The Plan: We were always put off by snobbishness and the purists who thought that cars should never be customized. It is just a car, and different things make different people happy. I like to customize things and to tinker. I would never want a car that I'm afraid to take out driving. We lived in Rhode Island for six years (sorry Gordan, I don't think we got a chance to meet) and never locked the 911 turbo the whole time (replacing the cabrio top would have been lots more expensive than anything kept inside). The IM Speedster is just what I've been looking for. After talking it over with my co-pilot, we decided on silver paint and tan top/interior. I like the mild outlaw look, so it won't have bumpers and side trim. It came with silver fuchs that will be refinished with the black background, silver spokes Carrera look. I'm adding an oil pressure gauge, a clock and will try to tastefully add air conditioning (it is Maui). The engine is a medium-tuned 1776 that was freshly rebuild 12 years ago (0 miles on it). It has a new (12 years ago) Rancho Pro-Street IRS transaxle, all new suspension bushings, brakes, etc. The chassis had a new German floor pan and a coat of POR15 (really nicely done and well preserved). The steering wheel had been stolen, so we decided on a vintage Nardi wheel.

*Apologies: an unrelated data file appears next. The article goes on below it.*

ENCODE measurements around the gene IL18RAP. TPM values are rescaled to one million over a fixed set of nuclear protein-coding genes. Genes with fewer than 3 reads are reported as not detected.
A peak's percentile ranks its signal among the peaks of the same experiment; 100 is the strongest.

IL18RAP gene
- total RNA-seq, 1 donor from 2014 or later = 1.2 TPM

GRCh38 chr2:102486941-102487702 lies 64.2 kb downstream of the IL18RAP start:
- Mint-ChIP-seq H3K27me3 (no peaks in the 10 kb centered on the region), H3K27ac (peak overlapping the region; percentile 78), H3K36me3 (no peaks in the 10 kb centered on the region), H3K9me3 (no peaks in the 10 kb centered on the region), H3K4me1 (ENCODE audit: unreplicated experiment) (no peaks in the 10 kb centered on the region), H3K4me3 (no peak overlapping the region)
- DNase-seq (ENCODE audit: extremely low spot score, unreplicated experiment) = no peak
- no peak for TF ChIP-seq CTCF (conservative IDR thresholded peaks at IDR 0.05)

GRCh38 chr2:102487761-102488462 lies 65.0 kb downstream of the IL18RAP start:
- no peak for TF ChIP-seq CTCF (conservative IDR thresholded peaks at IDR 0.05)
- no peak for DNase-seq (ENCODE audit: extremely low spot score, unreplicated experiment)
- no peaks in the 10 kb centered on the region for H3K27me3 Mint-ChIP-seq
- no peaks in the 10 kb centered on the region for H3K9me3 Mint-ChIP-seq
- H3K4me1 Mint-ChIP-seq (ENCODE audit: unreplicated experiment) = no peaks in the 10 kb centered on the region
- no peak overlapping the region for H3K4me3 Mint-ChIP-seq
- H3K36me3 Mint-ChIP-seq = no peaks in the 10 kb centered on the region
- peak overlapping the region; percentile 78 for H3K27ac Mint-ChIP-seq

The engine didn't turn over easily so I took it apart. Mild rust had set in and was easily fixed. I put it back together doing a few performance/durability tweaks along the way. The spark plugs showed the classic lean idle problem on two cylinders that comes with most Kadron dual setups. I went ahead and modified the intake manifolds to allow the mixture to swirl a bit more before entering the heads.